Yesterday, Central Saint Martins (CSM) announced details of a new “strategic partnership” with the luxury conglomerate LVMH. As part of a four-year deal, LVMH will provide scholarships and project opportunities for CSM students. In return, the partnership will give “LVMH maisons access to academic expertise and dedicated R&D”. Primarily, this will be delivered through a sustainability and innovation research body led by Carole Collet, the founder of the university’s celebrated Material Futures MA who has now returned to the university in the newly created role of the CSM LVMH director of sustainable innovation. The aim of the partnership, according to the university’s dean of academic programmes Anne Smith, is to “take CSM into the maisons and bring the maisons into CSM.”
What does this mean? Firstly – and what the university’s press release leaves out – it means that LVMH has made a considerable financial contribution to the university (and for a university to have tied itself quite so closely to a commercial enterprise, one would hope that the contribution is rather more than “considerable”). Secondly, it means that CSM’s role as a talent producer for LVMH (around 50 alumni are currently employed by the conglomerate, with designers such as Céline’s Phoebe Philo chief amongst them) is likely to be formalised to at least some degree. Existing collaborative projects – a scheme to design a tiara for Chaumet; a proposal to create uniforms for Sephora’s retail staff – will presumably become the norm. The passage between the university and the maisons has become that much more traversable with the announcement of the partnership and is now primed to shuttle talent towards LVMH. “Art schools have traditionally been quite inward looking,” said Jeremy Till, head of CSM, speaking at the conference to announce the partnership. “Given what is happening in the world outside at the moment our students and staff are demanding that we engage fully with the outside world.” Well, quite, although whether what that criticism refers to is a lack of engagement with LVMH and its ilk is a different matter.
So, let the speculation as to the success of the partnership begin. In a best case scenario, the arrangement will prove beneficial to both parties. In a university system gutted of funding by a succession of laughable government policies, CSM is to be applauded for attracting financial backing where it can. Further, LVMH’s involvement with the school will undoubtedly provide opportunities: the craftsmanship and expertise available in the ateliers of houses such as Louis Vuitton, Fendi, Loewe, Moynat and Céline is peerless, and ready access to this will benefit CSM. LVMH has the resources to be a tremendous support to students’ development if it so chooses, while the input and enthusiasm of arts students may prove a welcome tonic to the fustiness and fussiness of some of the brands on the conglomerate’s books. “We know this is a great place for good ideas,” said LVMH’s group managing director Toni Belloni at the launch of the partnership. If LVMH is open to those ideas, then the partnership could prosper. Further, the group perhaps deserves credit for supporting education at a time when the state seems to have little interest in so doing. Letting CSM into the maisons may be no bad thing.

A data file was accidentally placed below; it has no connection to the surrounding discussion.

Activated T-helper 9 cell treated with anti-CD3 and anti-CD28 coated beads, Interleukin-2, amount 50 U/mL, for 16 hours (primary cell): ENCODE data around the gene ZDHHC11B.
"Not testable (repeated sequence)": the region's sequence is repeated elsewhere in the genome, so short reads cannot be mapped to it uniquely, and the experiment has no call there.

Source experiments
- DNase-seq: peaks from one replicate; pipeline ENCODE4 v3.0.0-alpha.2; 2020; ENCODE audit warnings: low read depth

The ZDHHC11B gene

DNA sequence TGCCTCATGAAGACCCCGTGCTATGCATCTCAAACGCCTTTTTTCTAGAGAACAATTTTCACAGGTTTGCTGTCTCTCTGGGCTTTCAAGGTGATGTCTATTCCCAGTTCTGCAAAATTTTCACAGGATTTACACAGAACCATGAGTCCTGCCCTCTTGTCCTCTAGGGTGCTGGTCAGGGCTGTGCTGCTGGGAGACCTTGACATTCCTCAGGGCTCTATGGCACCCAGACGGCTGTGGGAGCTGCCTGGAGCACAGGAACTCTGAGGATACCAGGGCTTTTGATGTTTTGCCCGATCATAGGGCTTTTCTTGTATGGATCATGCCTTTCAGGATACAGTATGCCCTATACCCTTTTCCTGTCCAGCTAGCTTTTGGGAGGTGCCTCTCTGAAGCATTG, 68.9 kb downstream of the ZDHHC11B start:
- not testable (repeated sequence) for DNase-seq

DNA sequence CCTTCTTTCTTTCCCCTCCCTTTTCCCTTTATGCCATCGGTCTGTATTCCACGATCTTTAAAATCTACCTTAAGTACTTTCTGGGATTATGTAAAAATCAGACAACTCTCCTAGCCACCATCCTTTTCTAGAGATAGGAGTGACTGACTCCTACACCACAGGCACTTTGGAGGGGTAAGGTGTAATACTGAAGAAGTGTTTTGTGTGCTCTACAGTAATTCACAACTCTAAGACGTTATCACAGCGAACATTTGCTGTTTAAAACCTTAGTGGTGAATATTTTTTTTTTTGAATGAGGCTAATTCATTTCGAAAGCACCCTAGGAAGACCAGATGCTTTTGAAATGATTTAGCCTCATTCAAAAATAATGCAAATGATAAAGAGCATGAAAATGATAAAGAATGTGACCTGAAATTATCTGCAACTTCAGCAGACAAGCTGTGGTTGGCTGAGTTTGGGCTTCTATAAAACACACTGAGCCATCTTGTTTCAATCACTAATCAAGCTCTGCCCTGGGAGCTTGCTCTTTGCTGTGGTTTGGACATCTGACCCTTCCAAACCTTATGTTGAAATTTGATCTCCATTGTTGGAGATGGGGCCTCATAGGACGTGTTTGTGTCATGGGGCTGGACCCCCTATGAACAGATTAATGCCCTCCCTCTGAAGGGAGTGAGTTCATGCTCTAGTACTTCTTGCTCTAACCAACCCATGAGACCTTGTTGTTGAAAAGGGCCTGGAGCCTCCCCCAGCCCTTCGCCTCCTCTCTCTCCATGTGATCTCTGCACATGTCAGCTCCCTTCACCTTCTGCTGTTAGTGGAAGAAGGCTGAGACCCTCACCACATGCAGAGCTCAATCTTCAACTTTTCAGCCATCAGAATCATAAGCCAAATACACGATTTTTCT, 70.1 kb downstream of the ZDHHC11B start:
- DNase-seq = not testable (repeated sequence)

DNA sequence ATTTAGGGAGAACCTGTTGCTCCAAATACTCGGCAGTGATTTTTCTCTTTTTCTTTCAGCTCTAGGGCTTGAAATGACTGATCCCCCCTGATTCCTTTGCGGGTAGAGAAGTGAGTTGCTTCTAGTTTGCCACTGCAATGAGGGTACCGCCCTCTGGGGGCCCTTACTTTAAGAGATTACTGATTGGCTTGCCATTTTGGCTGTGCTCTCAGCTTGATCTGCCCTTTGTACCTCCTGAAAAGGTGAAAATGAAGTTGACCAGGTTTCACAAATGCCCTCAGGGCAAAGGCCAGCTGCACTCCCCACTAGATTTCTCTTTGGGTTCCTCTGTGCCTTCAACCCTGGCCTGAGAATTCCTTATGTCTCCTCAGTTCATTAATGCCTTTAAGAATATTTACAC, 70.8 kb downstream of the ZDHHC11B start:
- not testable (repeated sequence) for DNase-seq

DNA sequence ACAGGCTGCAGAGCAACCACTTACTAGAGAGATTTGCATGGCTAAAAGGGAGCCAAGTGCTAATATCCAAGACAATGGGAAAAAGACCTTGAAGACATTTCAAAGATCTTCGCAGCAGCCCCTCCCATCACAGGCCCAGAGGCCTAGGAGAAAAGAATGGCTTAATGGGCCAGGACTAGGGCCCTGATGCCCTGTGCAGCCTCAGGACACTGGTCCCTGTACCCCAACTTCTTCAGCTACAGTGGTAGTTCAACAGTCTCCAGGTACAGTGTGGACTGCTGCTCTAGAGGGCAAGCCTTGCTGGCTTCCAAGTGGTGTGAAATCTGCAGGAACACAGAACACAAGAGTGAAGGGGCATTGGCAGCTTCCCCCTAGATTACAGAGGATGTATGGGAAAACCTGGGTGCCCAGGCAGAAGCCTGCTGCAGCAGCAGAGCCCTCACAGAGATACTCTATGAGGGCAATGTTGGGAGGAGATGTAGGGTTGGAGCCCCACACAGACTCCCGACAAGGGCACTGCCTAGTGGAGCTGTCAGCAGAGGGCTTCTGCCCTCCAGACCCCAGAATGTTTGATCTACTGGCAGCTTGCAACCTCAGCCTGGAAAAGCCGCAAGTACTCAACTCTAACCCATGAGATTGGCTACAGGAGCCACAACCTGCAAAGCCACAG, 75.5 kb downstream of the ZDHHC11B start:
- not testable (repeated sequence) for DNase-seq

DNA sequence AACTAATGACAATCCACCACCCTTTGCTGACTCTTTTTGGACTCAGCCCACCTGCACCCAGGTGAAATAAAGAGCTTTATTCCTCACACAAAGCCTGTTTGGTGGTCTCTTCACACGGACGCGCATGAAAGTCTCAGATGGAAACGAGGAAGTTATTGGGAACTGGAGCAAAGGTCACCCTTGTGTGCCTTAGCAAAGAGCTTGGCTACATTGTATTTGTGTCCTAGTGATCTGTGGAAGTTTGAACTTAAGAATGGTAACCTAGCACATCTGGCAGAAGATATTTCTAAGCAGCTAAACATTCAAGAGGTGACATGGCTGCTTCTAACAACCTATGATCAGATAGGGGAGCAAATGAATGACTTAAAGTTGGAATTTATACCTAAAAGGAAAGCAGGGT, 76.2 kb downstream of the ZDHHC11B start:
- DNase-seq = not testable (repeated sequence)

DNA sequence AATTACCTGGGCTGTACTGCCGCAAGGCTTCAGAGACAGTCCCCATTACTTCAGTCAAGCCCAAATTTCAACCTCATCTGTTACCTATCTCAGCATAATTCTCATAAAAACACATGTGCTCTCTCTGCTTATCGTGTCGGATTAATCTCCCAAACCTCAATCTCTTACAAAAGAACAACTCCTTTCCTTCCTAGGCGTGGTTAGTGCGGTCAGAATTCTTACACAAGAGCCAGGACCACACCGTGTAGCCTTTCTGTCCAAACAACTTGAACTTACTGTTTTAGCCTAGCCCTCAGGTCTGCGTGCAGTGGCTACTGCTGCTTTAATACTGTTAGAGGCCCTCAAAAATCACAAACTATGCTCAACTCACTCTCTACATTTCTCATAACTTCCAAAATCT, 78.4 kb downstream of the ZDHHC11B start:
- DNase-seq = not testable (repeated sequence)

And now for the other side of the conjunctive: letting the maisons into CSM. Forming a balanced perspective on this is difficult: overcoming the grotesqueries of commerce's entry into the academic sphere is a challenge, while the fact that the Kering group already has a similar arrangement in place with the London College of Fashion provides scant succour. Clearly, however, much will depend on Collet, who has a fine academic record but will now be tasked with balancing the provision of progressive, creatively free eduction, with a need to service (to an unknown degree) the interests of a multinational corporation that is unlikely to have furnished its financial blessings upon CSM idly. On this topic, LVMH’s group executive vice president of human resources and synergies, Chantal Gaemperle, proved less than illuminating, stating that the “DNA of both parties” is based around “the importance of quality and creativity, the passion for innovation.” This is gnomic language: watch its meaning dissolve amongst its platitudes, obfuscations and the “synergies” of Gaemperle’s own job title.
“I don’t think the students come to CSM just to refine the status quo; just to make what is there a little bit prettier,” said Till. “They’re using art and design to enter into a debate about how to make the world a better place.” On this point, Till seems astute. CSM has an enviable track record of producing subversive, independently minded students and no doubt this will continue, whether in spite of or because of LVMH’s involvement. What does seem clear however, is that engagement with LVMH is no great challenge to the status quo: if the world’s largest luxury group doesn’t represent the status quo, then what does?